You can practice your backhander just like a wrist shot. Line up near the boards with some pucks and practice hitting your target. Remember to concentrate on your weight transfer and follow through.
It’s also good to set up cones near the bottom of the face-off circle and cut around the cones, working on both your forehand and backhand shot as you shoot on net.
By Bryan Trottier, Hall of Famer
It takes more than quick reflexes to be a good face-off guy. Being quick on the draw is important, but the proper mental preparation is the key.
You have to be aware of the situation, take in a lot of information quickly, process it and formulate your game plan before the puck is dropped.
What you’re going to do with the draw depends on several factors, including which way your opponent shoots, where the face off is taking place, on which side the official is dropping the puck, and where your opponent places his stick.
Being a good face off man is an acquired skill, just like developing your wrist shot or backhand. You can always practice face offs. Try to win 10 face offs on your forehand, 10 on your backhand and another 10 where you try to tie up your opponent’s stick with your stick, and use your feet to control the draw.
When it comes to being in position to take the draw, find a stance that is comfortable for you. Be ready with your stick down, your skates in the cross hairs and don’t fidget.
A player who takes pride in his face offs and works hard on them in practice will likely be on the ice during a key point in the game. Even though it may not end up in the stat sheet, winning a key face off is as important as a goal or an assist.
Pass on a Dime
By Erik Cole, NHL player
As you move up the hockey ladder, the importance of a tape-to-tape pass becomes critical as the pace of the game picks up.
When it comes to effectively passing the puck, accuracy is the key. You want to look at your intended target and take your time to make a good, hard, accurate pass. It’s all in the follow through.
Never slap at the puck. You want it to roll off the blade from the heel toward the toe in a sweeping motion as you transfer your weight from your back foot to your front foot. As the puck leaves your stick, make sure to follow through and point the toe of your stick at the target.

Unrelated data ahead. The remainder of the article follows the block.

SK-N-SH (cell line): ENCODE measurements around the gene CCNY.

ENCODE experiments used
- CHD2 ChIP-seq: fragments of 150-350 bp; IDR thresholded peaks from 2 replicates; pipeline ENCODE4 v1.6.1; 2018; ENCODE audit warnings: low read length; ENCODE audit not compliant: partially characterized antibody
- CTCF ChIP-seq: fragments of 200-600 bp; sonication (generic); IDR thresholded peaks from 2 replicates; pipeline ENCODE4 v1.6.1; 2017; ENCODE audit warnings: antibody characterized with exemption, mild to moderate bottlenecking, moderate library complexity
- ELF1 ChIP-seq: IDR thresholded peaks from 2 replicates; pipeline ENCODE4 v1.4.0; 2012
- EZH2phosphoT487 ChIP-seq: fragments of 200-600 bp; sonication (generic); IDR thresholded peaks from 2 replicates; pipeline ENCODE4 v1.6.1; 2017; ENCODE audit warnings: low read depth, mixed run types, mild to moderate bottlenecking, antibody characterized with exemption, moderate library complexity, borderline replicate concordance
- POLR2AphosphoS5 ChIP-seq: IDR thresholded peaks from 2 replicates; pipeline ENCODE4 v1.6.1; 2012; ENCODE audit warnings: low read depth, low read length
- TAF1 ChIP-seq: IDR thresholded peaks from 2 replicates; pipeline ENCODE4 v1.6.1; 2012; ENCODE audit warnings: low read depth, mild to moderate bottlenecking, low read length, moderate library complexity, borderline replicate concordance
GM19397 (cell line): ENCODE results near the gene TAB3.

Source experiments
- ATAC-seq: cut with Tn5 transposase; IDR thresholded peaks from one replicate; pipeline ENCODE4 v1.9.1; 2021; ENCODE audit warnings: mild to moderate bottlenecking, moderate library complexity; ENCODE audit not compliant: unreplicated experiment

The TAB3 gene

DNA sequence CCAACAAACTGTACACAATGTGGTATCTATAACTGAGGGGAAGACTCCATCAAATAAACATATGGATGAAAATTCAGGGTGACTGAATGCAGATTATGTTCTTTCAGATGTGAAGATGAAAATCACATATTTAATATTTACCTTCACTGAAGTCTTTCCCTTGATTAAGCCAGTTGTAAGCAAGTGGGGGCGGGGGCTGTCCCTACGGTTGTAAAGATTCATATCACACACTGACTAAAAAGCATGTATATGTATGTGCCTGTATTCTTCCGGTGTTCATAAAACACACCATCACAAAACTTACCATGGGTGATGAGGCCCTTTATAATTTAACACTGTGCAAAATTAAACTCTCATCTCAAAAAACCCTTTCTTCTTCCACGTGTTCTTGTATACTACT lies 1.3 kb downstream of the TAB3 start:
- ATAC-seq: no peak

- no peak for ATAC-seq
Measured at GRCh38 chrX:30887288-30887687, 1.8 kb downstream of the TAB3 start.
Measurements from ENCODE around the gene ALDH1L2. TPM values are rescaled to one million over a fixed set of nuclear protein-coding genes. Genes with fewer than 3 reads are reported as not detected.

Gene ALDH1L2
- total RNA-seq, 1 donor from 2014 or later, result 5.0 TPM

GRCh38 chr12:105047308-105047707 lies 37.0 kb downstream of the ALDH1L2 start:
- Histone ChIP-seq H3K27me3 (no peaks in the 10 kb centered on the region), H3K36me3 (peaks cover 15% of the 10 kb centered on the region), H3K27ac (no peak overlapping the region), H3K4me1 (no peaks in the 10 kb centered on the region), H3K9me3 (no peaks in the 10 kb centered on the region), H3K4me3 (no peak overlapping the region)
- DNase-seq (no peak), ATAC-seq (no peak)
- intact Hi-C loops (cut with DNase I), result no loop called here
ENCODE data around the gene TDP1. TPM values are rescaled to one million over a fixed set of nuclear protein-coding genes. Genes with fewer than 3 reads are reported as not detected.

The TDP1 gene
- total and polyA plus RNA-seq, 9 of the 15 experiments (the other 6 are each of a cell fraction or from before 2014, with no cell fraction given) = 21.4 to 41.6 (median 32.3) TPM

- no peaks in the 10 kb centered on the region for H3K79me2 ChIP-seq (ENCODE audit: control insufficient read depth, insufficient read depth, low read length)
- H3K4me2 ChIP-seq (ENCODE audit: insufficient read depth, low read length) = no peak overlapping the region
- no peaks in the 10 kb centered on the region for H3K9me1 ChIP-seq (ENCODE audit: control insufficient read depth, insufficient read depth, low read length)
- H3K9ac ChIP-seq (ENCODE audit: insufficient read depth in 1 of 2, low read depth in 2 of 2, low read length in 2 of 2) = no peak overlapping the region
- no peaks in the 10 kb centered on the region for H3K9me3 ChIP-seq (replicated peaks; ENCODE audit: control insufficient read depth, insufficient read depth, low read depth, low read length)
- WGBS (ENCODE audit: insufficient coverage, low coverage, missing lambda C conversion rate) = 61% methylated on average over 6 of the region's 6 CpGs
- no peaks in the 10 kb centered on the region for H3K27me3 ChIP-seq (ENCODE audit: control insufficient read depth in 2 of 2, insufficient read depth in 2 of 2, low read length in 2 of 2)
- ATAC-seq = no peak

A flip or saucer pass is the most effective pass when you have a man between you and your target. A good saucer pass floats eight to 10 inches off the ice and lands flat close to the blade of your teammate’s stick.
It’s important to keep your head up when passing the puck. Most bad passes are caused by not looking up to spot your target. Blind cross-ice passes are the leading cause of grey hairs among hockey coaches.
When it comes to receiving a pass, turn your stick blade slightly toward the ice to form a pocket. Keep the angle of the blade so it takes the puck squarely. Don’t hold the stick too tightly when you are receiving a hard pass or the puck will “explode” off your stick.
Win Corner Battles
By Bill Guerin, Pittsburgh Penguins assistant GM
You’ve heard the old football saying, “The game is won in the trenches.” The same thing holds true for hockey.
Win the battles for the puck along the boards and in the corners, and you’ll likely win the game.
It’s not the biggest or strongest player who wins that battle for the puck, it’s the player who wants it more. The player who goes into the corner with the most desire will likely come out with the puck.
When you’re in a scrum for the puck along the boards, keep your feet moving, your knees bent and maintain a low center of gravity. If you’re standing straight up you’re likely to get knocked off the puck.
Use your body as a shield to keep your opponent away from the puck, and practice using your feet to move it. If you’re in close to the boards you want to control the puck using your feet until you’re in a position where you can use your stick and make a pass or skate into open ice.